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I have defined a vector like this in the header file

class entry
{
   public: 
     int key;
     int next;
};
std::vector<entry *> TB;

in the cpp file, I wrote:

int s1, val;
s1 = 10; val = 2;
gh = (TB.size() % s1);

However when I want to write something to it, I get segmentation fault

TB[gh]->key = val;   

What is the problem with the assignment?

share|improve this question
    
is TB.size() > 0? –  Mat Feb 28 '12 at 10:50
    
Is there actually a valid pointer at TB[gh]? –  Joachim Pileborg Feb 28 '12 at 10:50
1  
I wonder where you learned that this should work... –  PlasmaHH Feb 28 '12 at 10:51
    
no there is no element in TB. I am adding an element to that. –  mahmood Feb 28 '12 at 10:51
    
it's not a good practice to store pointers in std::vector. vector was developed to manage data by value. –  triclosan Feb 28 '12 at 10:55

2 Answers 2

up vote 2 down vote accepted

The vector has no elements. Use push_back() or insert() to add elements to the vector:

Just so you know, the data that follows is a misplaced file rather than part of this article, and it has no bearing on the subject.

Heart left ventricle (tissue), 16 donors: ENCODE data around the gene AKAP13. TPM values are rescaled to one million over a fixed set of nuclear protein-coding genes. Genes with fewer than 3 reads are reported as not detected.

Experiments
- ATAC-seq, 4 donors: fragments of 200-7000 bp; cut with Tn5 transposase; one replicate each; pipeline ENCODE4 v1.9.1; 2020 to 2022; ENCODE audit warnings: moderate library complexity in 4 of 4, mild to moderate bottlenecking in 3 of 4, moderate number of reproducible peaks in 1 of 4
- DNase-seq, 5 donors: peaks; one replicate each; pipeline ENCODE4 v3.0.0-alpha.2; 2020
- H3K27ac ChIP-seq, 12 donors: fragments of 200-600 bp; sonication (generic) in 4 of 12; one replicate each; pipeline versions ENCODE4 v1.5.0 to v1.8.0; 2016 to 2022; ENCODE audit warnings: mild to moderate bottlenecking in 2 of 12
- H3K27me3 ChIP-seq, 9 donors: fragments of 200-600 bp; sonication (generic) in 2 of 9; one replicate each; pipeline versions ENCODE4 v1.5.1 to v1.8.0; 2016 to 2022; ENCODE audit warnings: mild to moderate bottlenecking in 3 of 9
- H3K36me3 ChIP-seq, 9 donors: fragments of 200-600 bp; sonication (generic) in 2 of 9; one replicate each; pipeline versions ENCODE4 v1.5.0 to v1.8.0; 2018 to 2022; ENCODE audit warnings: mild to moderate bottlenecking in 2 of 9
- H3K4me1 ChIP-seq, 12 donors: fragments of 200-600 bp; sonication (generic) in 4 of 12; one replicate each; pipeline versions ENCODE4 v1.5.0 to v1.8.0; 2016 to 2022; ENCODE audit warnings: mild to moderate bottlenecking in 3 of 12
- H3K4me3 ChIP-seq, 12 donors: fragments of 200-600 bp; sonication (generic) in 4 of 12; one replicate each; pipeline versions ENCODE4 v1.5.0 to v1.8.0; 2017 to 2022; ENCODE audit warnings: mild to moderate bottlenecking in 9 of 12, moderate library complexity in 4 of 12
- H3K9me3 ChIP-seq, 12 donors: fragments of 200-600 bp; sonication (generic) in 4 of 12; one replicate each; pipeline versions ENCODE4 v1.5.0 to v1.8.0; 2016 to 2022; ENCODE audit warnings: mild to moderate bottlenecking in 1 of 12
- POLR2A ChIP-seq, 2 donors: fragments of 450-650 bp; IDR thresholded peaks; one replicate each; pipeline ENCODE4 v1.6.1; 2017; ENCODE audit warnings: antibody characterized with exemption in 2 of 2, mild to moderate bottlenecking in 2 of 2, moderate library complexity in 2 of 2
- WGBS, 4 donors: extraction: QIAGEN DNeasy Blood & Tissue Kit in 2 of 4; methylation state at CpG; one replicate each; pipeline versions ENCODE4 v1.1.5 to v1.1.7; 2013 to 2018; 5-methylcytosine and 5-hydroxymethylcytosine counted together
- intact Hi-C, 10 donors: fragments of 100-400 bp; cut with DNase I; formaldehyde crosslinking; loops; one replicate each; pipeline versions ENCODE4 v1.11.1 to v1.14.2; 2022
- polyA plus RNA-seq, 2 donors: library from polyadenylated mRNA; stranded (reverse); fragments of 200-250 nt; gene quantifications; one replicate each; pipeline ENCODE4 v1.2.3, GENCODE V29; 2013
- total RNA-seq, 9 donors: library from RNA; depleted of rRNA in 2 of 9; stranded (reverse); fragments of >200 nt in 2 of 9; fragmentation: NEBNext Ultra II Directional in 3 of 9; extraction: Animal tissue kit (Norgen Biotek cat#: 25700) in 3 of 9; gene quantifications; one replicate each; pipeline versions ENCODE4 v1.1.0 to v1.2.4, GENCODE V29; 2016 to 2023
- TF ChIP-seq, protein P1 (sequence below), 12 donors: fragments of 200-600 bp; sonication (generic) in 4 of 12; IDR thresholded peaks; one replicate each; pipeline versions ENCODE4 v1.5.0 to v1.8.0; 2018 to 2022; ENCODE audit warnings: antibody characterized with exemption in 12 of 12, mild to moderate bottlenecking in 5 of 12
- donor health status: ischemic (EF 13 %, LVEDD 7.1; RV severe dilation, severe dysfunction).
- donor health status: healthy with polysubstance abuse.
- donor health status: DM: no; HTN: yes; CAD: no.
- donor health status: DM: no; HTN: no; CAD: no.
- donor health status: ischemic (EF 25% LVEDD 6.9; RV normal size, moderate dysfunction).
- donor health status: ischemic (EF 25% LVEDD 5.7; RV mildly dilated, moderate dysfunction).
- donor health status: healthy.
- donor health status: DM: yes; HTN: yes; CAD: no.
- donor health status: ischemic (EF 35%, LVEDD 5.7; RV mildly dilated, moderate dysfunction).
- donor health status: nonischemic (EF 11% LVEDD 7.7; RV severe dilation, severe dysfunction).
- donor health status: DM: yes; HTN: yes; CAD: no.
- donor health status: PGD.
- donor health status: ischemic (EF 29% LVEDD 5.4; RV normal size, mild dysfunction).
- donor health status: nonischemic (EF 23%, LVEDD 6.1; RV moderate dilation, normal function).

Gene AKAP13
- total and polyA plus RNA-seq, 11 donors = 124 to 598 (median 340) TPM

entry* e = new entry();
e->key   = val;
e->next  = 0;

TB.push_back(e);          // Append to vector.
TB.insert(TB.begin(), e); // Insert at beginning of the vector.

When destroying the vector TB you must iterate over the elements and delete each individually (or use a smart pointer as the element type, such as boost::shared_ptr<entry> or std::unique_ptr<entry>).

You could provide a constructor(s) for entry to make the addition of an entry to TB more concise:

class entry
{
public: 
    entry(int a_key, int a_next = 0) : key(a_key), next(a_next) {}
    int key;
    int next;
};

TB.push_back(new entry(val));
TB.insert(TB.begin(), new entry(val));
share|improve this answer
    
that will push the data at the end of vector. Isn't possible to insert an element between elements? –  mahmood Feb 28 '12 at 10:56
    
You can use std::vector::insert() to insert elements. –  hmjd Feb 28 '12 at 11:01
  1. The TB vector is empty, until you fill it with some pointers. E.g. TB.resize(100);.

  2. The points in TB should point to valid addresses, i.e. some valid entry instances. E.g. TB[0] = new entry();.

So:

std::vector<entry *> TB(1);
TB[0] = new entry();
TB[0]->key = 42;
share|improve this answer
    
is it a must to specify TB size in std::vector<entry *> TB(1); ?? –  mahmood Feb 28 '12 at 11:05
    
@mahmood It's only one of many. You can change the size anytime with TB.resize(99);, TB.push_back(new entry()); etc. –  Ade YU Feb 28 '12 at 11:12

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